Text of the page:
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Sumit Parikh, MD is the Director of the Cleveland Clinic Neurogenetics, Metabolic & Mitochondrial disease program, Director of the Cleveland Clinic Multidisciplinary CDKL5 Syndrome Clinic, Medical Director of the Cleveland Clinic Autism Spectrum Evaluation Team and a Co-Director of the Cyclic Vomiting Syndrome Program. His clinic serves as one of several national sites for the Global Leukodystrophy Initiative's White Matter Disease clinics.
His clinical and research interests include the diagnosis and treatment of patients with mitochondrial cytopathies, select inborn errors of metabolism, cognitive and developmental regression, autism, leukodystrophies, epilepsy and developmental delays. He sees pediatric and select adult patients.
Dr. Parikh completed his residency in pediatrics and fellowship in child neurology at the Children's Hospital of Pittsburgh. He received additional training in genetics and metabolism at Cleveland Clinic and Centers for Inherited Diseases of Metabolism. Dr. Parikh has had the privilege of having Bruce Cohen, Charles Hoppel and Marvin Natowicz serve as his teachers during that time.
He joined the Cleveland Clinic in 2004. Since 2007, Dr. Parikh has been selected as one of "America's Best Doctors."
Dr. Parikh is part of the North American Mitochondrial Disease Research Consortium (NAMDC) and the Primary Investigator for the Pearson Syndrome Natural History study. He is an invited lecturer at national meetings and hospitals.
He serves as Scientific & Medical Advisor to the United Mitochondrial Disease Foundation, Cyclic Vomiting Syndrome Association and the International Foundation for CDKL5 Research. He is the immediate Past-President of the Mitochondrial Medicine Society. He is an invited faculty member of the North American Metabolic Academy. He served on the scientific planning committee of the Child Neurology Society. He is an ad hoc reviewer for the Journal of Child Neurology, Journal of Inherited Metabolic Disease and Molecular Genetics & Metabolism.
His professional memberships include being an affiliate specialist with the American College of Medical Genetics, and a fellow of the American Academy of Neurology, Child Neurology Society, Society for Inherited Metabolic Disease, and Society for Study of Inborn Errors of Metabolism.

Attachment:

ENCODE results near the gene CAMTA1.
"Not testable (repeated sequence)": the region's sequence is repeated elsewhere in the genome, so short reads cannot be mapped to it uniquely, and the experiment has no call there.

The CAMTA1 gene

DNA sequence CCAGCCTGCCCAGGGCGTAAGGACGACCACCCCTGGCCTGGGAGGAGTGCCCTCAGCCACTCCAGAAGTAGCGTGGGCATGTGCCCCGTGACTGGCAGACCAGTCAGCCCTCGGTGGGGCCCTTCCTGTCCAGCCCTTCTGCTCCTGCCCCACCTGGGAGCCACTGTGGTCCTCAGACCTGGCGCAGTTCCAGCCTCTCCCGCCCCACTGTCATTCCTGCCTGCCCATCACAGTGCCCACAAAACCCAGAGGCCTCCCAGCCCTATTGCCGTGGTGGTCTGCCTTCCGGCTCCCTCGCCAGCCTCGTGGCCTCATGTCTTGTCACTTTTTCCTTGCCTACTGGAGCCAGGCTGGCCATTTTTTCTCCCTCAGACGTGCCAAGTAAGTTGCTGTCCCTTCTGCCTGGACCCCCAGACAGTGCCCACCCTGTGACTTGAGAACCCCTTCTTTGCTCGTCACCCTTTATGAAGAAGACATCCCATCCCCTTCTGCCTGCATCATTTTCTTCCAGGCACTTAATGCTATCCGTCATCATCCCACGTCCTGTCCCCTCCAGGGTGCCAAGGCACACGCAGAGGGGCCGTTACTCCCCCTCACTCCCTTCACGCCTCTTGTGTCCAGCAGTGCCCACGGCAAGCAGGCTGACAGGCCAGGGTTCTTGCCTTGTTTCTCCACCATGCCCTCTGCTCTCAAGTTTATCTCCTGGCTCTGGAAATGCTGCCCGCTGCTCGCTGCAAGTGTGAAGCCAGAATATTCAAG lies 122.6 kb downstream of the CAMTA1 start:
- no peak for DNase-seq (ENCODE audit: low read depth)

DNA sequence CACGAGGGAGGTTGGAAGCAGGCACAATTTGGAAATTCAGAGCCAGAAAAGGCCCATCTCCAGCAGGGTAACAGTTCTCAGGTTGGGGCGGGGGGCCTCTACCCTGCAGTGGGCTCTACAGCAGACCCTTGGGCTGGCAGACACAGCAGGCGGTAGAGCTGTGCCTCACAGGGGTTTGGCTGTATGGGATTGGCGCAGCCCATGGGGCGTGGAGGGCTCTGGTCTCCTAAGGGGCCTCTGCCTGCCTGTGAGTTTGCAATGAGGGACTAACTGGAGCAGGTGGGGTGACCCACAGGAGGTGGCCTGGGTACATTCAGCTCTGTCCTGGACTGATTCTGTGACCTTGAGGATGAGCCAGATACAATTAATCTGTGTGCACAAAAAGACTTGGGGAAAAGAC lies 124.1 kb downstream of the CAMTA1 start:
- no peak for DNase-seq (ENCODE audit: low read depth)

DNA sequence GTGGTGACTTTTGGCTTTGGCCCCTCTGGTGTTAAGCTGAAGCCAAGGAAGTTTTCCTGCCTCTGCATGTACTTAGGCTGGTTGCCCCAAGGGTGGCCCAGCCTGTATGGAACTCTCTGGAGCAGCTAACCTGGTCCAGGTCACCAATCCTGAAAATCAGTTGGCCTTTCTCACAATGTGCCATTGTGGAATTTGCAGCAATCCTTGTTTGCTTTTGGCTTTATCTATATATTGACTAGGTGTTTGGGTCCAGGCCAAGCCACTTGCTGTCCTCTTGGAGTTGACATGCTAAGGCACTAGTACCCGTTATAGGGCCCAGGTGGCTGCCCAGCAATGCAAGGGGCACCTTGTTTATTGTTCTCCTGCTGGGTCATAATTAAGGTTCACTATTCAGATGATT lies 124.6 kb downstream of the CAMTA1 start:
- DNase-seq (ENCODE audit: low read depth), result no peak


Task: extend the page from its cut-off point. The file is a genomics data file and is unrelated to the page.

The diagnosis and treatment of patients with mitochondrial cytopathies, inborn errors of metabolism, cognitive and developmental regression, leukodystrophies, autism and developmental delays
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receive or have the right to receive royalties or (iv) its physicians/scientists hold any equity interest for the physician's/scientist's role as inventor, discoverer, developer, founder or consultant.* In publicly disclosing this information, the Cleveland Clinic tries to provide information as accurately as possible about its physicians' and scientists' connections with industry.
As of 8/4/2015, Dr. Parikh has reported no financial relationship with industry that is applicable to this listing. In general, patients should feel free to contact their doctor about any of the relationships and how the relationships are overseen by the Cleveland Clinic. To learn more about the Cleveland Clinic's policies on collaborations with industry and innovation management, go to our Integrity in Innovation page.
Public Health Service-Reportable Financial Conflicts of Interest. Cleveland Clinic scientists and physicians engage in basic, translational and clinical research activities, working to solve health problems, enhance patient care and improve quality of life for patients. Interactions with industry are essential to bringing the researchers’ discoveries to the public, but can present the potential for conflicts of interest related to their research activities. Click here to view a listing of instances where Cleveland Clinic has identified a Public Health Service (PHS)-Reportable Financial Conflict of Interest and has put measures in place to ensure that, to the extent possible, the design, conduct and reporting of the research is free from bias. * Cleveland Clinic physicians and scientists subscribe to the guidance presented in the PhRMA Code on Interactions with Healthcare Professionals and the AdvaMed Code of Ethics on Interactions with Health Care Professionals. As such, gifts of substantial value are generally prohibited.